We already mentioned that treatment will take at least 2-3 days. Treatment at the hospital consists of giving your pet insulin and carefully monitoring it. DKA is not an easy problem to treat. Serious cases of DKA sometimes do not have a good prognosis. In complicated situations, up to 30% of animals will die or have to be euthanized in the hospital.

As long as you spend time with your animal every day, you will notice when it isn’t feeling well. DKA is not the only disease that causes signs like depression, not eating, and vomiting. Make sure you bring your pet to the veterinarian if it ever develops these signs. The sooner diabetes or diabetic ketoacidosis is caught, the more likely you and your veterinarian will be able to get your pet back to normal!

By Ashley O’Driscoll – writer

2 Responses to this Article, So Far

  1. Avatar Tracy Veal says:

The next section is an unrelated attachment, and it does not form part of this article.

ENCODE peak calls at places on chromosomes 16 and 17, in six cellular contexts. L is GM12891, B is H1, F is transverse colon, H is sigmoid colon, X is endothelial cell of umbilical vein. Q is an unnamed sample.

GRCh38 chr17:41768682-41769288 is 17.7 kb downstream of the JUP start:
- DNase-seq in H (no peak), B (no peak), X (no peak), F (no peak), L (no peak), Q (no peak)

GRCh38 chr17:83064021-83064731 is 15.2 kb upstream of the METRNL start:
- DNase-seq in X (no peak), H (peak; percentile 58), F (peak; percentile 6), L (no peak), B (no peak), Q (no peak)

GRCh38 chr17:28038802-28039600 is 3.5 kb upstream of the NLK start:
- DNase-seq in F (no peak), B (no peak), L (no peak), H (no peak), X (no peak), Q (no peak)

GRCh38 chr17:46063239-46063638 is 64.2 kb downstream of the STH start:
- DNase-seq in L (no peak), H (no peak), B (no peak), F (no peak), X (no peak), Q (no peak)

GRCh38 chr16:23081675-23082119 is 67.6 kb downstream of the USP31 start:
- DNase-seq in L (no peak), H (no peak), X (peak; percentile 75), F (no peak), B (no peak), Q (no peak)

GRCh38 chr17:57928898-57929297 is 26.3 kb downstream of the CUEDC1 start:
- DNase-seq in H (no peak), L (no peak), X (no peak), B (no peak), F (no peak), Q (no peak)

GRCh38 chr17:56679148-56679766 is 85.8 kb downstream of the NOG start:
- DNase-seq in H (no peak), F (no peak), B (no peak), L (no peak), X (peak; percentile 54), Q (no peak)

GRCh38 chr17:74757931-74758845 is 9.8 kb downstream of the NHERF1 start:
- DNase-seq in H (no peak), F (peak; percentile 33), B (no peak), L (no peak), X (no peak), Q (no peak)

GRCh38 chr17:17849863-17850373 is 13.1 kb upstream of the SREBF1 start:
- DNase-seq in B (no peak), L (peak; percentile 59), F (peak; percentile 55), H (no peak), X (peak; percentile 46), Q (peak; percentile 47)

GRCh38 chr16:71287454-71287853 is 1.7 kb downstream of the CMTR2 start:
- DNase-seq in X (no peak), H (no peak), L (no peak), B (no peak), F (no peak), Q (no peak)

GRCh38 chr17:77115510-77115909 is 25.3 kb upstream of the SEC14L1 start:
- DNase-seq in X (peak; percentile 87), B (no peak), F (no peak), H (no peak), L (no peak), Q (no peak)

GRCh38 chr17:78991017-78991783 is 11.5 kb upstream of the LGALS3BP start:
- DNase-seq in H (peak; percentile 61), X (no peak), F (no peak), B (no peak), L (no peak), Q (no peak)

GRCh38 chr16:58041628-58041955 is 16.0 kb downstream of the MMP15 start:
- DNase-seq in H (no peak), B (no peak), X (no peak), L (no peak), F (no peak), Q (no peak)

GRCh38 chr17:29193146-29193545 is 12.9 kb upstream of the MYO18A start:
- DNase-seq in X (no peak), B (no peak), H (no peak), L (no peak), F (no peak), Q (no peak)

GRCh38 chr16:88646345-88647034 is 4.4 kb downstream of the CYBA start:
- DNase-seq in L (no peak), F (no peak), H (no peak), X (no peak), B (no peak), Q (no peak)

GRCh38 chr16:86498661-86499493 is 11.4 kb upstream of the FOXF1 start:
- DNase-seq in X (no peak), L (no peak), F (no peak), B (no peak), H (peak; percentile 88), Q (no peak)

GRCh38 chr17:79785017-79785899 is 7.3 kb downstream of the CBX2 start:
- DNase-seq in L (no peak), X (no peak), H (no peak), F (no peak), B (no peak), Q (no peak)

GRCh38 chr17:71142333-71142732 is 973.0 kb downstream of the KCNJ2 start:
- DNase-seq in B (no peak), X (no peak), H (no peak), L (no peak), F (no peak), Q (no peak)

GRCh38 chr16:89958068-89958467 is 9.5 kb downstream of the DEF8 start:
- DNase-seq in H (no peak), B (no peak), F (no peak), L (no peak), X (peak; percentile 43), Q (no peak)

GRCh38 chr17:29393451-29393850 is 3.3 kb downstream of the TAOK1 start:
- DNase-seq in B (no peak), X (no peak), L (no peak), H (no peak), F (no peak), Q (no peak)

My dog was taken to the animal emergency hospital, because he was vomiting and had diarrhea over the weekend. He has diabetes and was on insulin for quite some time. I was checking his blood sugar about three times a week by sticking his paw with a needle and he was ranging around 100 to 140. I would give him insulin twice a day around 3 to 4 units depending upon his blood sugars. I have had the dog for about four years and have known he has had diabetes for about three. This was the first time he is ever gone into a crisis, whereby I felt I needed to take him to the emergency hospital. I was never told his diagnosis and I am a nurse which I told them. I was told they would keep him overnight given fluids IV, check his glucose levels and draw the laboratory levels throughout the night, and let me know how he was doing the next morning. I had to put down a deposit of $750 before I could leave. When I call the next day to check on his condition I was told he was doing better, but he needed to stay another day to continue fluids and blood sugar check’s. I decided to take him home AMA because the bill was are ready up to $1170. I figured he had two chances either he would live or he would not. He did recover quite well.